The Most Estimable of Men Judge John O'Hagan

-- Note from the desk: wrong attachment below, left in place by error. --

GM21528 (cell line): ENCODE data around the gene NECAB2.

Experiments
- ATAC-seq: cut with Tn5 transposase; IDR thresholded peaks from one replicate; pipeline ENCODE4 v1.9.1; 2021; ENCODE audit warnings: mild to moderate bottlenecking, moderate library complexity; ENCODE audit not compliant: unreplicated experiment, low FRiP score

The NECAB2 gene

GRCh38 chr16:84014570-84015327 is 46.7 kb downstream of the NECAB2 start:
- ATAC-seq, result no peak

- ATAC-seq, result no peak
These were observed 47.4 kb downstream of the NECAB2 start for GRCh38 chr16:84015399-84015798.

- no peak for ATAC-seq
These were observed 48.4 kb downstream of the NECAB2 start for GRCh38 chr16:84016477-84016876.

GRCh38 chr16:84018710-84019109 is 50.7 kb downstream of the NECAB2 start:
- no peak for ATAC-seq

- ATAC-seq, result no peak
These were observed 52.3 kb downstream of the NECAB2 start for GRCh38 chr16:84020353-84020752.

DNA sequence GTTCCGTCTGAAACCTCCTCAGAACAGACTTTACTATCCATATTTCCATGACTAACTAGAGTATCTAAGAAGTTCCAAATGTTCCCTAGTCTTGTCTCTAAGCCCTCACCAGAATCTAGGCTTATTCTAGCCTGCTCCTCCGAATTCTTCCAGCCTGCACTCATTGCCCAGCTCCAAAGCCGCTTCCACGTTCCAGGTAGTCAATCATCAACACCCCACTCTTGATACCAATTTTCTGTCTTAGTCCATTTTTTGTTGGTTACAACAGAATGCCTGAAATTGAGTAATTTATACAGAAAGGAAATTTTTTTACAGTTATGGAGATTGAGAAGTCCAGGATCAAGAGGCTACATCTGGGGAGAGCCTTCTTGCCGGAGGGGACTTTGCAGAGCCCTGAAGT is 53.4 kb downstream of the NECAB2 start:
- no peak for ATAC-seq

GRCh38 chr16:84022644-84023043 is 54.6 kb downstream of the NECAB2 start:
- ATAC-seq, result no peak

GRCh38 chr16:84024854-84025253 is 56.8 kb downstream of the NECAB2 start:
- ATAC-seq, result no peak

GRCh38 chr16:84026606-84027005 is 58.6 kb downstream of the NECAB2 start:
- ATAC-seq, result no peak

Born in Newry, educated at a Jesuit school in Dublin, John O'Hagan studied Law and Arts at Dublin University. There he became friendly with Thomas Davis, Gavan Duffy, and other Young Irelanders. He wrote for the Nation newspaper and was the author of some of its best known ballads. He toured Munster with Duffy and the poet Denis Florence McCarthy, and Ulster with Duffy and John Mitchel, and published accounts of both adventures, which cast light on the country side and people during the 1840s. After the 1848 revolution, O'Hagan worked as a lawyer on the Munster Circuit. Subsequently, he became friendly with John Henry Newman and lectured in Law, Literature and the Arts in Newman's Catholic University. He stayed in touch with Newman after the latter had returned to England. In the 1860s, O'Hagan was appointed a Commissioner for National Education, a post and subject of great interest to him up to his death. In that decade also he married Frances O'Hagan, who was much younger than him. They had a happy marriage and their house on the hill of Howth was a welcome centre for poets such as Gerard Manley Hopkins and Aubrey de Vere, and a range of friends, writers, educationists, lawyers, and clergy. John O'Hagan prospered in a career in equity law, and he was appointed in turn chairman of the court of quarter sessions in Leitrim and in Clare. While in Clare, the title was raised to that of Judge. In 1880 he was appointed to take charge of the land commission arising from Mr Gladstone's Land Act of 1881. He died in 1890 widely mourned and praised as a man of integrity who, in the words of The Spectator magazine, was 'known to all not only as a most learned and experienced lawyer with a serene temper and a judgement of rare balance, but as a scholar of wide and liberal culture, a man beloved and respected by all who knew him'.
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